Director: Franck Khalfoun
Screenplay: David Coggeshall, Franck Khalfoun
Starring: Logan Miller, Kristine Froseth, Jolene Anderson
Year: 2019
Duration: 85 mins
Country: US
BBFC Certification: 15

It’s funny how many people’s idea of paradise – living on a remote tropical island, filled with golden sand and surrounded by azure seas – can turn out, in much of literature and cinema, to become a living nightmare. From Lord of the Flies, The Beach, Castaway, Robinson Crusoe, to even TV’s Lost, living in a topical paradise rarely turns out to be the heaven so many people wish for. Prey, a new film from Franck Khalfoun (you might remember him from helming the remake of Maniac around ten years ago) fully adheres to cinema’s typical deception of island living as a slow descent into hell…although it achieves this with far less success than some of its more illustrious forbearers.  

Prey begins with a bizarre proposition. Toby (Logan Miller) has recently lost his father, a loss he seems unable to come to terms with. The solution? He is sent to a remote island off the coast of Malaysia, where he must spend three days living alone in order to ‘reconnect with himself’.  This ridiculous premise (is abandoning young people with mental health issues on remote islands with minimal food and water really the best way to help them?) is made all the more implausible by the fact that the film never attempts to show us what is actually so wrong with Toby to warrant this kind of extreme treatment; too all intents and purposes, he just seems to be naturally grieving.

The film then spends an obligatory amount of time showing Toby struggling alone on the island (cutting himself, eating bad food) before establishing that he might not be alone after all (surprise surprise). There seems to be something else living on the island, something sinister, that he can sense watching him at night. Salvation soon arrives in the form of Madeleine (Kristine Froseth), a young teenager who is also seemingly living alone on the island. Mysterious and aloof, can Madeleine shed any light on the island’s past and what else might be living there with them?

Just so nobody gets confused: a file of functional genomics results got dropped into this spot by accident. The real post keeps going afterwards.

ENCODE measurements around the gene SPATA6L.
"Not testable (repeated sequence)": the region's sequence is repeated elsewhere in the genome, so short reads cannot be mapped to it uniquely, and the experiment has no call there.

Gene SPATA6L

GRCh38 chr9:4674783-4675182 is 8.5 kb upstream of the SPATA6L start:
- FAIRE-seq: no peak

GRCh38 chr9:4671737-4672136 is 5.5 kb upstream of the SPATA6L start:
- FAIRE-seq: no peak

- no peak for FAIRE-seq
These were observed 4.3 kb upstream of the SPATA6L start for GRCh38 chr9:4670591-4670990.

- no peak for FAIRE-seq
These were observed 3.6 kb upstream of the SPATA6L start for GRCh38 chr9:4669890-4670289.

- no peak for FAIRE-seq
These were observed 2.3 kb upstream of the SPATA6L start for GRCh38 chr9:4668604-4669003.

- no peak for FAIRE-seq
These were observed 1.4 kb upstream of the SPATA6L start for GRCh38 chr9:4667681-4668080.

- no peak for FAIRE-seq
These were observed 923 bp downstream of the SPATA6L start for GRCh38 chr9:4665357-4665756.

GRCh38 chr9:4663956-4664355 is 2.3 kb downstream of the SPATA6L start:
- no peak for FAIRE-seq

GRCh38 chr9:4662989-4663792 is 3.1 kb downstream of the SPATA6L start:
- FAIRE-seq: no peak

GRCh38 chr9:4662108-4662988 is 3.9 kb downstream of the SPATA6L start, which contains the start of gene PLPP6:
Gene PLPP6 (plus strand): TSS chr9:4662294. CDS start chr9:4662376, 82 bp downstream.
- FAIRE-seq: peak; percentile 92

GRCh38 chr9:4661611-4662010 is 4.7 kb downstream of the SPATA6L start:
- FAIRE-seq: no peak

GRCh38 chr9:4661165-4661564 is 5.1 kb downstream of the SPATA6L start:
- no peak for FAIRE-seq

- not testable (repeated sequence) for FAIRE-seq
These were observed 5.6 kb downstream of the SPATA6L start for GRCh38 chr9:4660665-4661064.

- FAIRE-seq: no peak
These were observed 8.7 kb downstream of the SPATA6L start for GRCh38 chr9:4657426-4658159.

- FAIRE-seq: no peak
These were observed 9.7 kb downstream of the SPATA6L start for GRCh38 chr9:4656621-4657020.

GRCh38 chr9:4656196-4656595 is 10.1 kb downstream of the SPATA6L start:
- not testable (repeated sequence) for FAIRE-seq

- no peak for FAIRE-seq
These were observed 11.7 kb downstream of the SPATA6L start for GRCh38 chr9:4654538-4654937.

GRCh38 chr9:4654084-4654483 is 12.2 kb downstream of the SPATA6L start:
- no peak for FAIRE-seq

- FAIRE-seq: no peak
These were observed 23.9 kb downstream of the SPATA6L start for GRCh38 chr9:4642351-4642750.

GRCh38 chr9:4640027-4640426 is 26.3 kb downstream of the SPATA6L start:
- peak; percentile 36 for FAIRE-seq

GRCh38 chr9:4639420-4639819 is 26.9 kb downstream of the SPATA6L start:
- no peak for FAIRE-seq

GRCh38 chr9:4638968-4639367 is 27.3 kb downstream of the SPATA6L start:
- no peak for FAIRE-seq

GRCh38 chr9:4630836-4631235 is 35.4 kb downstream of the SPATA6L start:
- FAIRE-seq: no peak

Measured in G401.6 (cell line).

One of the key things that struck me about Prey (especially coming from the director of Maniac and from Hollywood’s premier horror production company, Blumhouse) is just how tame the film is. Considering the nature of the title, Prey is almost entirely devoid of gore and, more significantly, any kind of creepy or unsettling atmosphere. In fact, for most of the running time, Prey comes across more like an uninspired adventure film than an edge of your seat horror.  The only thing Khalfoun seems comfortable doing are numerous jump scares that are peppered so liberally throughout the film, by the time you experience one for the umpteenth time towards the end, you’ll be rolling your eyes instead of leaping out of your seat. Considering the pedigree involved, Prey’s curious ambivalence towards actually trying to scare it’s audience is certainly a shame.

What is perhaps not quite as frustrating but still certainly aggravating is the story Prey chooses to tell. As seen in the admittedly effective opening credits, there is a far wider and bigger story to be told here than what Prey elects to show us. When one character starts spouting exposition (while impaled to a tree, no less, but it is that kind of film) and certain revelations are revealed, you start to wish that that story was the one being told rather than the tepid horror you’ve spent the last hour sitting through.

Prey does have a few grace notes that save it from being a complete shipwreck. Outside of his over reliance on jump scares, Khalfoun constructs a few effective sequences that quicken the pulse (including one set underwater that ratchets up the tension) and he ensures that the slickly shot production keeps up an air of efficient mystery, thanks to the sharp, brisk pace. 

Yet ultimately Prey feels like a missed opportunity. Coming across more like a bad adaptation of a young adult novel, it is a slight, mildly entertaining horror/adventure film that is full of cliched, predicable scares that is unfortunately nowhere near as horrific or as unnerving as it could have been.

Signature Entertainment presents Prey on Amazon Prime Video on 9th July

Prey
2.5Overall Score
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